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“Thinking and Believing” by Dr. George C. Anderson

I once flipped through a notebook of sermons – sermons gathered over the years from fellow preachers I meet with every year.  I started reading the middle of a sermon, and it was good stuff.  It taught me something I didn’t know and provided me with a fresh insight.  That sermon blessed me.  I turned to the first page of the sermon to see who wrote it.

And there was my name.  It was a sermon I wrote years before.  I once knew what I didn’t know and once realized what I needed to learn.  Did I once believe what I no longer knew to be true?†

Thinking the faith is important.  The unexamined life is a dangerous one.  It is possible to learn your way into a greater understanding of what it means to be a follower of Christ.  We are not simply sensate creatures who live by instinct.  We have this amazing ability to imagine a world that was here before we squawked our first baby cry and will be here after our last breath is taken.  We are able to consider our place and significance within a family and community, within an ever-expanding cosmos, and in relation to a God that we envision is not contained within our community and not bound by creation.  That ability to “transcend ourselves” makes us human.  We can refuse to consider our place in the world, but it takes that; it takes refusing.  We have to choose not to ponder the significance of our lives.  We have to choose not to reflect upon value, morals, worth, and meaning.  Thinking is very much a part of believing, and learning is very much a means of growing in the faith.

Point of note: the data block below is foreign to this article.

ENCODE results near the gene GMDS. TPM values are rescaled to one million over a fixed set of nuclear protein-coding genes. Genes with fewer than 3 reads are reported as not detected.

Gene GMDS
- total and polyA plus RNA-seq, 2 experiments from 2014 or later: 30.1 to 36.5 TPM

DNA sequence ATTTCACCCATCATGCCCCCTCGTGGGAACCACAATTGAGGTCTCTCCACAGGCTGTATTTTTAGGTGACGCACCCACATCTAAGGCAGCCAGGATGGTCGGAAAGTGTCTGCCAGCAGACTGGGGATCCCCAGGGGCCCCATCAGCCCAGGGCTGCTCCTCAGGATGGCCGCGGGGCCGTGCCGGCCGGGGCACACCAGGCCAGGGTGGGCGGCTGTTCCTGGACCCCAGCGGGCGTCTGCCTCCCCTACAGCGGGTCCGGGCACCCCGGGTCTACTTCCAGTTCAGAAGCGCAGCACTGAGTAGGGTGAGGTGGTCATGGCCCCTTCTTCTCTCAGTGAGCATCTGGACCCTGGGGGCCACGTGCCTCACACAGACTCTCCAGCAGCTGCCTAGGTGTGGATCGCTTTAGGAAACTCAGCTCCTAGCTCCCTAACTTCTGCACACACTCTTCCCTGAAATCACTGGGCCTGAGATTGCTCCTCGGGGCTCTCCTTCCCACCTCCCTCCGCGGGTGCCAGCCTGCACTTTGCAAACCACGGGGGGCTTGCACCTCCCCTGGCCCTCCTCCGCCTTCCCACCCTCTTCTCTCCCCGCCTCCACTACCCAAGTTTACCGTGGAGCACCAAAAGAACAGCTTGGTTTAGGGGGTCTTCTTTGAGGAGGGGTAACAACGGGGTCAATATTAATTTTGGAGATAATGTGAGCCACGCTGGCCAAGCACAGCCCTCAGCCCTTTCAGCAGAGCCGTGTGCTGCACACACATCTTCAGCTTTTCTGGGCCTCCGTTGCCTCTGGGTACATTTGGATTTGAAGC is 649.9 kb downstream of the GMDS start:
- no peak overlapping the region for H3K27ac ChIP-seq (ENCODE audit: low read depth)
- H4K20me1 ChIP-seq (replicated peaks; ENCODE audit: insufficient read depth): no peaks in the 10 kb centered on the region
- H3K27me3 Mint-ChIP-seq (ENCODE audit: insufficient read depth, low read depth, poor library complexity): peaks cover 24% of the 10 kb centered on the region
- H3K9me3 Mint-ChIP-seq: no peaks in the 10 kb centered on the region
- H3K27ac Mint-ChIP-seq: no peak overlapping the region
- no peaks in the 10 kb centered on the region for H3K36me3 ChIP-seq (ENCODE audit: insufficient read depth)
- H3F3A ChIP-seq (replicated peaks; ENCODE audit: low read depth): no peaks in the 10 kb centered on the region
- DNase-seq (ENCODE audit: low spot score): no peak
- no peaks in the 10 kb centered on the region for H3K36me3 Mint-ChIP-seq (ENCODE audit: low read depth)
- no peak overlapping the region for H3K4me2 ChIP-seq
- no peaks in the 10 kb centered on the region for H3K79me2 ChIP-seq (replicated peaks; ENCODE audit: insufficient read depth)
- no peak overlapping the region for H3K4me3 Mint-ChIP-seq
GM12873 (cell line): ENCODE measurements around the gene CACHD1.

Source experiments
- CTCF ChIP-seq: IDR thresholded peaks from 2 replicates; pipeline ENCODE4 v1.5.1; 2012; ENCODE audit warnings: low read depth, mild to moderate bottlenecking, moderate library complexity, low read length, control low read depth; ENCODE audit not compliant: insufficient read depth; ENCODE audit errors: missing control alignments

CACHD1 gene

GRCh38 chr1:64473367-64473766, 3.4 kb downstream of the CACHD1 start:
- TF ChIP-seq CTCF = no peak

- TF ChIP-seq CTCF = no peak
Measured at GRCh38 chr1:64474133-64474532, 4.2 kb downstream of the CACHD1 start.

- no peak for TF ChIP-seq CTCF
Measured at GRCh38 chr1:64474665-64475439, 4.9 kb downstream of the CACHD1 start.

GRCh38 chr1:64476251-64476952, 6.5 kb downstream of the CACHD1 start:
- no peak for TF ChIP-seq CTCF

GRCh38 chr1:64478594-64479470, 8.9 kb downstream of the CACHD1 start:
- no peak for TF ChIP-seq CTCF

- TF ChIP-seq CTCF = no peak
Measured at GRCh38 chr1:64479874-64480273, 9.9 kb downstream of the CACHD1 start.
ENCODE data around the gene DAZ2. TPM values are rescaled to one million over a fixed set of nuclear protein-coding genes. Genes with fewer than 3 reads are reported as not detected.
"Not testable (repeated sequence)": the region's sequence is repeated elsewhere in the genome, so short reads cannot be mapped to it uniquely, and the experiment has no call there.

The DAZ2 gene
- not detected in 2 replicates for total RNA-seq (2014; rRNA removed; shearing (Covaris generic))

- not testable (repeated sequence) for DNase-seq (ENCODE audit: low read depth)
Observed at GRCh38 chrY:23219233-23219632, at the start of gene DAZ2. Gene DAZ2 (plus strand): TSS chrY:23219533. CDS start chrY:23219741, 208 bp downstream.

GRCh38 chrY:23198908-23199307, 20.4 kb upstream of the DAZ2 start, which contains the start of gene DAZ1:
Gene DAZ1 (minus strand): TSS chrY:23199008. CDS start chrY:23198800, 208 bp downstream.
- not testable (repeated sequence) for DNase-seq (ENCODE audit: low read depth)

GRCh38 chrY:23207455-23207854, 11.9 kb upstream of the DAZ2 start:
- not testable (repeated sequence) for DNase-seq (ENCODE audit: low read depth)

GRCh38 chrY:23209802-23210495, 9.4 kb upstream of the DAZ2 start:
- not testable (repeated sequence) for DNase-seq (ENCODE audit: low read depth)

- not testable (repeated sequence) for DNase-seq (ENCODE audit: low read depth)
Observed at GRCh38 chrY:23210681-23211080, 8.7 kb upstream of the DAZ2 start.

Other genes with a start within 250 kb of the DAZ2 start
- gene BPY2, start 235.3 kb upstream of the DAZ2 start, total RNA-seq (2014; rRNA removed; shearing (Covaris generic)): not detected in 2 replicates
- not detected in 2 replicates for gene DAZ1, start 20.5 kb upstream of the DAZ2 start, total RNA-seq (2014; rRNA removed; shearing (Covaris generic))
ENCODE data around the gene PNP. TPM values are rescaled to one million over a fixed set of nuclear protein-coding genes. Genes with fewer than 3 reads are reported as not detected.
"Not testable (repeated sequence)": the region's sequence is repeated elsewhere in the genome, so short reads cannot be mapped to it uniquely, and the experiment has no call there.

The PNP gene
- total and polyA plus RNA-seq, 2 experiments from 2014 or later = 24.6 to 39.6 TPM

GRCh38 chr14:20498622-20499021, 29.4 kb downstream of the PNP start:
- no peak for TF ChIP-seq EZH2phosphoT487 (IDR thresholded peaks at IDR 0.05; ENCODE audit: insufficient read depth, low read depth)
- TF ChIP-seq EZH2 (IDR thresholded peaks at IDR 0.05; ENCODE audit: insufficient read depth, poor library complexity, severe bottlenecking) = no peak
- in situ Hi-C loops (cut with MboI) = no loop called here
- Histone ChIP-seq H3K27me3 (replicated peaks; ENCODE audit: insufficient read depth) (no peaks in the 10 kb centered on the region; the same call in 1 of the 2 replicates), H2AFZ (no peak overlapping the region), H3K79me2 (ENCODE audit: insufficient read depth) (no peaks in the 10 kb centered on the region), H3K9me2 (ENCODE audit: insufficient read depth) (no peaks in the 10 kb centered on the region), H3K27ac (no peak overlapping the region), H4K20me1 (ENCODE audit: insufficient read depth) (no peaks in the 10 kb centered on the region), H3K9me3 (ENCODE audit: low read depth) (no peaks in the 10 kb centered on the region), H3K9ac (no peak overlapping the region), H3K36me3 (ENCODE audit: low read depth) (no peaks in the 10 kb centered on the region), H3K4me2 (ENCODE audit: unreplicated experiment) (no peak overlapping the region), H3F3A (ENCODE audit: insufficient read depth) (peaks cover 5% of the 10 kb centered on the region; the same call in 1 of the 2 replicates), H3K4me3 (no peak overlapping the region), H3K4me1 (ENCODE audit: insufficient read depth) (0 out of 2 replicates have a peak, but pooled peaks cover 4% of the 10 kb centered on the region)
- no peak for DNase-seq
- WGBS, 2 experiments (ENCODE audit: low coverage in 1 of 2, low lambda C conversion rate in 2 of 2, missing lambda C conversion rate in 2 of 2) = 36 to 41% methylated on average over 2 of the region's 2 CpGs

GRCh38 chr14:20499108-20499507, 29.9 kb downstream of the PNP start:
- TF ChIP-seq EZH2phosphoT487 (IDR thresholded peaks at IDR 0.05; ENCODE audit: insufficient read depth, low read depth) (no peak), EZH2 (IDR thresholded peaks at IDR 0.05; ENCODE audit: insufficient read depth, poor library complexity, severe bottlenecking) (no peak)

And yet, believing can’t simply be thinking.†

Let me tell you about Carson.  Carson has made mistakes, as everyone has.  Yet, when the evidence of his life is weighed, he is someone for whom it is easy to say he had been a faithful follower of Christ.  He set an example as to how to live in a faithful way at home, at work, in the community and at church.

Carson once had a fine mind.  He learned from others and became wise in his own way so that others learned from him.  Only when I visit him he is forgetful.  He repeats himself.  A tide is receding in his mind as he is in the process of forgetting a lot of what he had learned starting with the recent and moving back through the years.

Maybe down the road when the tide recedes some more, Carson will forget everything-maybe even God.  But in that nursing home room, I know that what matters is not what he forgets, but that God will not forget him.  He learned that truth once and taught it to others.  Forgetting it does not make it any less true, and forgetting it doesn’t negate the impact he made on others in teaching that truth, and living according to that truth.

So, what Carson forgot still matters.  The reason why is one of the great mysteries of the faith that I have been taught but am still, myself, trying to fully understand.  Carson’s believing and his witnessing were never his work alone.  His faith was the Holy Spirit believing and witnessing in and through him.  When he had a mind, God inspired what he learned and taught.  Now he is confused, but God still cares for him, and is making contact with others through him.   One day he will die, and God will use his dying.  What matters most is not what Carson believes, but what God is doing in and through Carson.

Believing and thinking are not the same.  The latter is what we do.  The former is what God does in and through us.  Believing uses thinking, but believing always begins and ends in a conversation that comes of a relationship with God … that God makes possible.

Are you afraid you will forget what you believe?  Try to remember this: God will not forget you.

George Anderson is the senior minister at Second Presbyterian Church, visit them on the web at

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